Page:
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Home Blog 28-08-2022

Why can't inorganic pigments for permanent makeup be called "mineral"?

#Blog #Own production #Pigments #Cartidges

Call things correctly

If you read the content of GOST standards, then you have probably seen the abbreviation NDP. What does it mean?

In our work, we also teach to call things correctly. For example:

  • Not a molecule of titanium dioxide, but a particle of titanium dioxide
  • Not pigments, but inks (when talking about the finished product, and not about solid, insoluble colored particles)
  • Not mineral, but inorganic pigments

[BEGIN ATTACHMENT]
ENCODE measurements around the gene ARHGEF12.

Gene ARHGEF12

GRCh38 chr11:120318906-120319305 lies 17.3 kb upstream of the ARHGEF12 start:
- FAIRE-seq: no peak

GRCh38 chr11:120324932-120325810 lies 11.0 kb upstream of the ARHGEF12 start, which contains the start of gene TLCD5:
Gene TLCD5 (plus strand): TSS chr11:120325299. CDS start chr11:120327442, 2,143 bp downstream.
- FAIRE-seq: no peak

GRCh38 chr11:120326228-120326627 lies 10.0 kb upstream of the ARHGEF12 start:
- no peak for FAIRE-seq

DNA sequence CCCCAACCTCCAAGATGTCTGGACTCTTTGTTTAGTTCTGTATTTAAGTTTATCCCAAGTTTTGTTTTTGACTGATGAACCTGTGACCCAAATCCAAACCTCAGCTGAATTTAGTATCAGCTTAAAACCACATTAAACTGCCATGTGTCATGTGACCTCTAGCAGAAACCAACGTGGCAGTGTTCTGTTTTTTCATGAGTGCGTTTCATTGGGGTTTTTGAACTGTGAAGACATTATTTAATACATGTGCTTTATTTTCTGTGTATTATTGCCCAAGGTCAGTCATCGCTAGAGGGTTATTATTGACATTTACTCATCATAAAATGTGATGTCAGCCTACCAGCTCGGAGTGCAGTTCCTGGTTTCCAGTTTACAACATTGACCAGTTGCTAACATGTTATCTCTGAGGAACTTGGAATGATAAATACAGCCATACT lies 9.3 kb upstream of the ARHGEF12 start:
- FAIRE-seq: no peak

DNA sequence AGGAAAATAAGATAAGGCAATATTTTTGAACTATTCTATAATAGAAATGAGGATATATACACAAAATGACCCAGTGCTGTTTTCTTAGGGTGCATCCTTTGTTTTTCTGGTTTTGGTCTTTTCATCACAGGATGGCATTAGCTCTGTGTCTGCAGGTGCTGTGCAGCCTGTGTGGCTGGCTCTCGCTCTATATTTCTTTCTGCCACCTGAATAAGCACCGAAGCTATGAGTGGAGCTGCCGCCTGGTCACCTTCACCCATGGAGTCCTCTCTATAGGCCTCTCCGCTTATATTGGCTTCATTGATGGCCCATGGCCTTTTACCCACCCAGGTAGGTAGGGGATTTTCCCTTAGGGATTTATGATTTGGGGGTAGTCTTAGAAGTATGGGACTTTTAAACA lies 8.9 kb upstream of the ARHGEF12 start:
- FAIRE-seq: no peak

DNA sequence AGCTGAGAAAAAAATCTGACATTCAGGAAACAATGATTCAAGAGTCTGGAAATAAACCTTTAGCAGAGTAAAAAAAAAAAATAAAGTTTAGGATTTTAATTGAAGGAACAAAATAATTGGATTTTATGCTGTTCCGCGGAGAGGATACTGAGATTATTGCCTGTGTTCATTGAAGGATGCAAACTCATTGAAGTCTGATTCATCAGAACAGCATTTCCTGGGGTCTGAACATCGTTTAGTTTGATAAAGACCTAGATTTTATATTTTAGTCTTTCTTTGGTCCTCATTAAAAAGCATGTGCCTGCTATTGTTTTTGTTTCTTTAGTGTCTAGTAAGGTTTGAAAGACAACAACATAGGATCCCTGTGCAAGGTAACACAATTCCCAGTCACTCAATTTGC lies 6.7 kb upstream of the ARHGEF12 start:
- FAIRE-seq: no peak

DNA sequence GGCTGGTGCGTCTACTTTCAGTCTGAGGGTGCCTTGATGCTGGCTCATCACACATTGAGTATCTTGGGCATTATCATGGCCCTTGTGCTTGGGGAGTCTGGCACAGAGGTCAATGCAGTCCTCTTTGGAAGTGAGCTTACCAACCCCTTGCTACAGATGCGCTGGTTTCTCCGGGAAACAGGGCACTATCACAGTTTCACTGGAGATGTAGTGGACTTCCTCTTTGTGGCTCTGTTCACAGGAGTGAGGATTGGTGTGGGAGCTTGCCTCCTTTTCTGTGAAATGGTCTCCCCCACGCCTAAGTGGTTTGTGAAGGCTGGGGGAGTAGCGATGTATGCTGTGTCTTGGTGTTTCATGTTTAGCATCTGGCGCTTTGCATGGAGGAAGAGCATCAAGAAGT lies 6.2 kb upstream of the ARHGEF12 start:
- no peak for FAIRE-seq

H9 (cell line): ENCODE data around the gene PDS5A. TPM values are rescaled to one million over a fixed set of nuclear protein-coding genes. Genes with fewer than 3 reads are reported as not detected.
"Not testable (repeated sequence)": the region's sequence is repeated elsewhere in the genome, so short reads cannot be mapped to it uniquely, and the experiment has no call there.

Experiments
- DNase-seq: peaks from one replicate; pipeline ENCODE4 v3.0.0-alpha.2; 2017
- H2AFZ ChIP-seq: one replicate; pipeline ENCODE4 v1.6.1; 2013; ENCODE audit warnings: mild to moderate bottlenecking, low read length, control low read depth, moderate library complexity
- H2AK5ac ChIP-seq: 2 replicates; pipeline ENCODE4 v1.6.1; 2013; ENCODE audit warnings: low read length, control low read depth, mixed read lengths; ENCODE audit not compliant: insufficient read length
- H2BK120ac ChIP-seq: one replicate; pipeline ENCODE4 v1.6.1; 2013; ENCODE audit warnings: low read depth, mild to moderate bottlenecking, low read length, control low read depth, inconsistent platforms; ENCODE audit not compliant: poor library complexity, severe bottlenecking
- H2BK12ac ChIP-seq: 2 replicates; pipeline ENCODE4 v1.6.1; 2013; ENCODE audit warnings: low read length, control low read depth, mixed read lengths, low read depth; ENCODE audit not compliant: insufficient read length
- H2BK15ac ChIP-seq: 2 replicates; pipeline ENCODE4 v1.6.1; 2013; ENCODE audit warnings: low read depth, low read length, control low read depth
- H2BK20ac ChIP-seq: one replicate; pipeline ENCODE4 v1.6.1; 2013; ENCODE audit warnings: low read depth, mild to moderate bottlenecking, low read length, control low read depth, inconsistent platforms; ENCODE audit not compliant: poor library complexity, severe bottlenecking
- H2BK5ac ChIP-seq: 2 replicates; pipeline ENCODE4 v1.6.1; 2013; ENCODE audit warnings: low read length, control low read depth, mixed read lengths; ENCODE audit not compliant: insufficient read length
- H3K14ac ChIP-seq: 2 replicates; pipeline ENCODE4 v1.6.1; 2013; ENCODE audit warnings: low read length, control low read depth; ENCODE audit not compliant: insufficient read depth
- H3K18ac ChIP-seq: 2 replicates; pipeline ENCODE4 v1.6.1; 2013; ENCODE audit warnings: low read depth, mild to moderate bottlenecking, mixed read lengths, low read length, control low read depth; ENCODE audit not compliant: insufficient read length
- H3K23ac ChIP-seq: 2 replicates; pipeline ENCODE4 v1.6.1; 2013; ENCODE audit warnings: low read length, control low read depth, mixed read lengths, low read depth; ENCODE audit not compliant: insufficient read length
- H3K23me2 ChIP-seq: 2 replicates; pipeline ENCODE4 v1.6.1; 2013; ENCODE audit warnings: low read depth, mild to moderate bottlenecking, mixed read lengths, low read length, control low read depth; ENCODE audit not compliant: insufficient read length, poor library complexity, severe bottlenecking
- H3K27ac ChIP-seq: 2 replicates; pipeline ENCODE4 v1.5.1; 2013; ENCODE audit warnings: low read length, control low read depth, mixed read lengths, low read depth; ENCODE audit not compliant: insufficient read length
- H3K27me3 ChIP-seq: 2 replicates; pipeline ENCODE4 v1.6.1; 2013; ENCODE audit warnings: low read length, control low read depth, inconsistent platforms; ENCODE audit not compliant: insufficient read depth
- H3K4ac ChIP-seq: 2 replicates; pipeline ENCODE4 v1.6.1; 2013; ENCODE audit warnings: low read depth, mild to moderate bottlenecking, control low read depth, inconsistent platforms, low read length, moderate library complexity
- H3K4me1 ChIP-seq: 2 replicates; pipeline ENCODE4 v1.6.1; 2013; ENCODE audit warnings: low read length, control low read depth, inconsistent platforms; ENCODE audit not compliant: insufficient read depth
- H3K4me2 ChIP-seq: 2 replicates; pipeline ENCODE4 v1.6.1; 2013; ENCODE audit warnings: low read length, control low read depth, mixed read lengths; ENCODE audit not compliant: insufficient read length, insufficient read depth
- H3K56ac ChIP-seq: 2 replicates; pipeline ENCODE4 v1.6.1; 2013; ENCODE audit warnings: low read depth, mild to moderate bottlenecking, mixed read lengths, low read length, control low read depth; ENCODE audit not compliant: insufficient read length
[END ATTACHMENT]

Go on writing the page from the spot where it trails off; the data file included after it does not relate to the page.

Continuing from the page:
Let's talk more about the latest error.

Inorganic pigments are not "mineral"

The majority of PMU artists calls inorganic pigments "mineral". Moreover, what they call mineral is not the dry fraction, but the finished product—ink. There are no mineral inks, there are inks assembled from inorganic components.

GOST standard, written back in 1974, speaks of the differences between these concepts. And for a good reason. The difference is that there is the production of inorganic pigments (their synthesis) and the extraction of mineral pigments from rocks. That is why the text features the descriptor — NDP (not allowed for use).

The production of inks for tattoos and permanent makeup is implemented through the use of synthesized components, and it does not matter if they are organic or inorganic. And they are definitely not mineral.

Check out the screenshot from the official document. By the way, this GOST standard is still valid!

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